Eight months after she lit statewide firestorm debates over the death penalty and Florida government separation of powers, and five weeks after she lost those debates in the Florida Supreme Court, Orlando’s State Attorney Aramis Ayala appears at peace.

Speaking with a gathering of journalists Thursday morning, the controversial, still-new state attorney for Florida’s 9th Judicial Circuit, covering Orange and Osceola counties, said she was settling in to pursue her judicial reform agenda, she was pursuing justice, and she was happy.

“I enjoy my office. I enjoy life. Generally, I’m just a happy person. I don’t say that lightly. I enjoy doing what is right,” Ayala said.

Ayala talked Thursday morning at a meeting of the Central Florida chapter of the National Association of Hispanic Journalists. She took questions challenging her now-abandoned opposition in her circuit to death penalty prosecutions, yet largely dismissed any political or personal concerns about where that came from or how much it cost.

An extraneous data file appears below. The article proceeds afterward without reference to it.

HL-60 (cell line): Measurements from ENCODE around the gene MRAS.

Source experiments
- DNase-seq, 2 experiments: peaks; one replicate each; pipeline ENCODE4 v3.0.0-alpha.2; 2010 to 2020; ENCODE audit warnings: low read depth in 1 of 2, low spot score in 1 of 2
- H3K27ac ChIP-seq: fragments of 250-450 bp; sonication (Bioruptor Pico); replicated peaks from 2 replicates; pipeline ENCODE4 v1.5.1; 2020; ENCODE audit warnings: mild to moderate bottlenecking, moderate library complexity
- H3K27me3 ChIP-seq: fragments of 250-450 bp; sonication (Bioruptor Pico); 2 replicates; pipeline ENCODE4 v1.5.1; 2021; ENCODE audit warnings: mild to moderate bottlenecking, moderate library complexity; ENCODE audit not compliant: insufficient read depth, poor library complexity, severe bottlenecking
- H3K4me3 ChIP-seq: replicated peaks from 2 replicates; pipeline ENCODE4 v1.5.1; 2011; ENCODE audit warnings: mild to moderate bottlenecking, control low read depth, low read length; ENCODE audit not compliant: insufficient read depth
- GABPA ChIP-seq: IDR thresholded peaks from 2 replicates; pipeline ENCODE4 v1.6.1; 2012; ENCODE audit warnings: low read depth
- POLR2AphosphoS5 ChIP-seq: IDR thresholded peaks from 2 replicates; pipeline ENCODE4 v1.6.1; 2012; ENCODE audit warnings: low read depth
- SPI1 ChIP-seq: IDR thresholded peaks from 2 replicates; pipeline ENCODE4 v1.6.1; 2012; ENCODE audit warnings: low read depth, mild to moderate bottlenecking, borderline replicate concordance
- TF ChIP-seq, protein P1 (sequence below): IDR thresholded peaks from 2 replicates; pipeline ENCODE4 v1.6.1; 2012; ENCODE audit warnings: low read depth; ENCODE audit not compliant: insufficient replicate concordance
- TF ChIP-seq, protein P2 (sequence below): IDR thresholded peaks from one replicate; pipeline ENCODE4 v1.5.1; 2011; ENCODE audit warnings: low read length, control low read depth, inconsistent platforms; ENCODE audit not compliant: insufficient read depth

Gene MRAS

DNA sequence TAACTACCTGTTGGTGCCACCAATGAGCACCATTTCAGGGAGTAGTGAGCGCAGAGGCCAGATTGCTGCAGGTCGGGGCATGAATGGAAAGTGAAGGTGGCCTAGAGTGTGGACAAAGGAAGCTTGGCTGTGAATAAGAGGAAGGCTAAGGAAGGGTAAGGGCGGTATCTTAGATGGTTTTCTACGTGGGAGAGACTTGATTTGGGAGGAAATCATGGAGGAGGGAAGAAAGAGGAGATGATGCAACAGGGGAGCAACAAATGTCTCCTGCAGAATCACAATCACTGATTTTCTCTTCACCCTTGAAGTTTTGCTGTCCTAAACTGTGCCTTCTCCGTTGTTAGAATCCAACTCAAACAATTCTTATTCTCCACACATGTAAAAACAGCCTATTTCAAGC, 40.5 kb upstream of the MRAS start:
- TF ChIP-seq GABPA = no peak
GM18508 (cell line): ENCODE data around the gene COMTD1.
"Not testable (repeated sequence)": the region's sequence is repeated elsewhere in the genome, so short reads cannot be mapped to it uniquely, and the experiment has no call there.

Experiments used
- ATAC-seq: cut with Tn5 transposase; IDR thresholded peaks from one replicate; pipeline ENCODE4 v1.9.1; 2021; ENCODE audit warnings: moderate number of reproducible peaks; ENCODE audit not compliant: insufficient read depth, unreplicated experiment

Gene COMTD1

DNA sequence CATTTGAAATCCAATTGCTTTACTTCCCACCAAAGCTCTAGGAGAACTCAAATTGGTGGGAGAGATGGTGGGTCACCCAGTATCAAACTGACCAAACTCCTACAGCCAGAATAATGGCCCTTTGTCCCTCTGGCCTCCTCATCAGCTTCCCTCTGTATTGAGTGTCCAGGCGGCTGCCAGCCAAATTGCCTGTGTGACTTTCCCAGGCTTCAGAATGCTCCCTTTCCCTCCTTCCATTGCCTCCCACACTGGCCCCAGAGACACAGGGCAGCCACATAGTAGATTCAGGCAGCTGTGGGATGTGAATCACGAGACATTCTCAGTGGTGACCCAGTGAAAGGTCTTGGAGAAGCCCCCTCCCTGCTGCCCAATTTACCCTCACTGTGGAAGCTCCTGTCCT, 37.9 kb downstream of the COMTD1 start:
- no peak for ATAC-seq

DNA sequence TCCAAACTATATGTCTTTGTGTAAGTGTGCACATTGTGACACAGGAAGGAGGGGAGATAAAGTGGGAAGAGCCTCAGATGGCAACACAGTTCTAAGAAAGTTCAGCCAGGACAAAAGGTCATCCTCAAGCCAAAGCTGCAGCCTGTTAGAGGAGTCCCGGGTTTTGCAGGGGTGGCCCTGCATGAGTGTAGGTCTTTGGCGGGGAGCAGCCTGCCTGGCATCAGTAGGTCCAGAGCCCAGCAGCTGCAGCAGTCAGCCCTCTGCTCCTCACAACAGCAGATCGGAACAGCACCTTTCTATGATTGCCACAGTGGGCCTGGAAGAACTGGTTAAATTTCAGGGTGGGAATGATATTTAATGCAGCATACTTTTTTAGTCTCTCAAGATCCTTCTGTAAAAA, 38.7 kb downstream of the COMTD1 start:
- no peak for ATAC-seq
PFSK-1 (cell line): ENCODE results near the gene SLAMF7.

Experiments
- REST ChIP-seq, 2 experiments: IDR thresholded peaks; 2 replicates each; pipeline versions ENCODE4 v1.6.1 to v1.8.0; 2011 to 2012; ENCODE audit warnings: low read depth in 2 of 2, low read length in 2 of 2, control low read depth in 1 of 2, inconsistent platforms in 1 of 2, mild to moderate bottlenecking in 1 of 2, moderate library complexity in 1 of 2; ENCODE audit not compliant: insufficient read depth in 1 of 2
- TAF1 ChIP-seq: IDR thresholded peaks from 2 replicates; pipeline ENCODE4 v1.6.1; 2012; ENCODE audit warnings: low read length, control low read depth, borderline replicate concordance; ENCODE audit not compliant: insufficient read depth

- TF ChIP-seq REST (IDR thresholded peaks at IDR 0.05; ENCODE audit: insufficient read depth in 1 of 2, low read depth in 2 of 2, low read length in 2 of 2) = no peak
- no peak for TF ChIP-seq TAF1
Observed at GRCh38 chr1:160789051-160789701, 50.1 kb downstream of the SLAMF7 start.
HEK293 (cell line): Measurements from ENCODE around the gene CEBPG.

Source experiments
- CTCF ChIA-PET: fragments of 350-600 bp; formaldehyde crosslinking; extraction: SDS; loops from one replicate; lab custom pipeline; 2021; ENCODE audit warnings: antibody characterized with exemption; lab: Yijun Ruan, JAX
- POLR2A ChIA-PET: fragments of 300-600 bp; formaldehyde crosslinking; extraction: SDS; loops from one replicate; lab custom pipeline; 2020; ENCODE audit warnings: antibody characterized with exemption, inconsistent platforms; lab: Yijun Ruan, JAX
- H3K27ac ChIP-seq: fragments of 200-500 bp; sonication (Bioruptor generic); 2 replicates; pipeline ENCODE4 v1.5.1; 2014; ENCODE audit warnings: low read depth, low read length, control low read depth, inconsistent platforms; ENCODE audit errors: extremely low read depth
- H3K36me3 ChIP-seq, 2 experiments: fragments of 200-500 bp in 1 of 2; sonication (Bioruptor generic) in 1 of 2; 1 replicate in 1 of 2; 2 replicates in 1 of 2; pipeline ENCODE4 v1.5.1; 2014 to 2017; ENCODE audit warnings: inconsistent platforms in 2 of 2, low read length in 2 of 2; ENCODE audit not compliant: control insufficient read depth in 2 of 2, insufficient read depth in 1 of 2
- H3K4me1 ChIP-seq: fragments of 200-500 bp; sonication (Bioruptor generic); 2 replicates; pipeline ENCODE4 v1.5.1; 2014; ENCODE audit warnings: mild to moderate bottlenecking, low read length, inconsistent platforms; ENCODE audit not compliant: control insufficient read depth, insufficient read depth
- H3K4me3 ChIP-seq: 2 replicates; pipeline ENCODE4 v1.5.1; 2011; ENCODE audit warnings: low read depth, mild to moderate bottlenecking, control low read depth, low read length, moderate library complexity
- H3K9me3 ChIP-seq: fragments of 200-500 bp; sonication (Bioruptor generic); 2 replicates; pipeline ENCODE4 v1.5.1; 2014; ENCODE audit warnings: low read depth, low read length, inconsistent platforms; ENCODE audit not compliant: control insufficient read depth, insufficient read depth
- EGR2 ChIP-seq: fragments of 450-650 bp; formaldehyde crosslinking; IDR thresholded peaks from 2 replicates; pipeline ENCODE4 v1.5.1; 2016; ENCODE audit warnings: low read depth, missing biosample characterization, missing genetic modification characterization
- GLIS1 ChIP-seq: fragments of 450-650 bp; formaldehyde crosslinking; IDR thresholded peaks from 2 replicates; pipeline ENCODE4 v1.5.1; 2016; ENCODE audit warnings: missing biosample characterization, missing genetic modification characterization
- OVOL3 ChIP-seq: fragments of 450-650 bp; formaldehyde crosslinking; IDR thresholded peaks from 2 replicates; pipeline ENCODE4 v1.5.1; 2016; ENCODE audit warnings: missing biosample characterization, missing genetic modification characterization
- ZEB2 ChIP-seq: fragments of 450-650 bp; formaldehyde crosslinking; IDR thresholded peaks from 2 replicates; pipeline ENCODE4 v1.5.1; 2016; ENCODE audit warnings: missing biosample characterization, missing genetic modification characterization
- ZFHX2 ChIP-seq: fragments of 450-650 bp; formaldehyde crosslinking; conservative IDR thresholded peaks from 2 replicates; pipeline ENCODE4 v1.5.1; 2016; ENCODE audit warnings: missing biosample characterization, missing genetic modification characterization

If she had any regrets about the consternation her previous position or her six-month battle with Gov. Rick Scott and others had caused for anyone, including the families of murder victims, she wasn’t sharing them. Over café con leche at the Melao Bakery in Orlando.

Ayala, who was elected last year, presented herself as a public official who took a stand based on her interpretation of the law, lost, and has since moved on. She characterized the debate as something that had to happen, it did, and now it’s over.

“I had an interesting start,” she said. “The day I took office we were dealing with the death penalty. And unfortunately, a lot of people only know me for that. But there certainly is more to me as a person, as a lawyer,

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